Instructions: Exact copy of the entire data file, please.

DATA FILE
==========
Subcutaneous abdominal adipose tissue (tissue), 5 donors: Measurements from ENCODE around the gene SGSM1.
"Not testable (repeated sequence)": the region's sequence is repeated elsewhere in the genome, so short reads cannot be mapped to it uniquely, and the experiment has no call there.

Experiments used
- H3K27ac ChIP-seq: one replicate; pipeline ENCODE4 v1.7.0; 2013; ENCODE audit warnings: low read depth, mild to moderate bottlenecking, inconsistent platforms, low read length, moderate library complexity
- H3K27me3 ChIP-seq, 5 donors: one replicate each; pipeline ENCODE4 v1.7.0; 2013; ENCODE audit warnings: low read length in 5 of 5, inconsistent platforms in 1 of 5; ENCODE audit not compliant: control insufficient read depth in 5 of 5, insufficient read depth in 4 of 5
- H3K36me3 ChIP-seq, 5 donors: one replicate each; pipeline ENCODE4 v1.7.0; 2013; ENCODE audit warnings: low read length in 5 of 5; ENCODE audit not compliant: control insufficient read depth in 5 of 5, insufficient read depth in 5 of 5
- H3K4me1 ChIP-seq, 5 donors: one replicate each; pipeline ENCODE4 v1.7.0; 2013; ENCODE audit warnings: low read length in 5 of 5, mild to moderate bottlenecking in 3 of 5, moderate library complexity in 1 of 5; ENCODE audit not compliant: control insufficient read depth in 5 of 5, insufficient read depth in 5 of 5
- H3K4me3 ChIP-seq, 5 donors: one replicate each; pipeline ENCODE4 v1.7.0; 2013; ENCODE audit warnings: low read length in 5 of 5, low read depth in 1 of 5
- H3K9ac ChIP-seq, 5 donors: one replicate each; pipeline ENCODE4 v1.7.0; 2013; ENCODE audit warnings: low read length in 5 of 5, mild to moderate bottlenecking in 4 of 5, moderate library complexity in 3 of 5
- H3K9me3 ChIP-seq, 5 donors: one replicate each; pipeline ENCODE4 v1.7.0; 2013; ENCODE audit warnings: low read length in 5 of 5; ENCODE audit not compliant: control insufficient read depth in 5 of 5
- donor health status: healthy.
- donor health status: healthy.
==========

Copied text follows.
Subcutaneous abdominal adipose tissue (tissue), 5 donors: Measurements from ENCODE around the gene SGSM1.
"Not testable (repeated sequence)": the region's sequence is repeated elsewhere in the genome, so short reads cannot be mapped to it uniquely, and the experiment has no call there.

Experiments used
- H3K27ac ChIP-seq: one replicate; pipeline ENCODE4 v1.7.0; 2013; ENCODE audit warnings: low read depth, mild to moderate bottlenecking, inconsistent platforms, low read length, moderate library complexity
- H3K27me3 ChIP-seq, 5 donors: one replicate each; pipeline ENCODE4 v1.7.0; 2013; ENCODE audit warnings: low read length in 5 of 5, inconsistent platforms in 1 of 5; ENCODE audit not compliant: control insufficient read depth in 5 of 5, insufficient read depth in 4 of 5
- H3K36me3 ChIP-seq, 5 donors: one replicate each; pipeline ENCODE4 v1.7.0; 2013; ENCODE audit warnings: low read length in 5 of 5; ENCODE audit not compliant: control insufficient read depth in 5 of 5, insufficient read depth in 5 of 5
- H3K4me1 ChIP-seq, 5 donors: one replicate each; pipeline ENCODE4 v1.7.0; 2013; ENCODE audit warnings: low read length in 5 of 5, mild to moderate bottlenecking in 3 of 5, moderate library complexity in 1 of 5; ENCODE audit not compliant: control insufficient read depth in 5 of 5, insufficient read depth in 5 of 5
- H3K4me3 ChIP-seq, 5 donors: one replicate each; pipeline ENCODE4 v1.7.0; 2013; ENCODE audit warnings: low read length in 5 of 5, low read depth in 1 of 5
- H3K9ac ChIP-seq, 5 donors: one replicate each; pipeline ENCODE4 v1.7.0; 2013; ENCODE audit warnings: low read length in 5 of 5, mild to moderate bottlenecking in 4 of 5, moderate library complexity in 3 of 5
- H3K9me3 ChIP-seq, 5 donors: one replicate each; pipeline ENCODE4 v1.7.0; 2013; ENCODE audit warnings: low read length in 5 of 5; ENCODE audit not compliant: control insufficient read depth in 5 of 5
- donor health status: healthy.
- donor health status: healthy.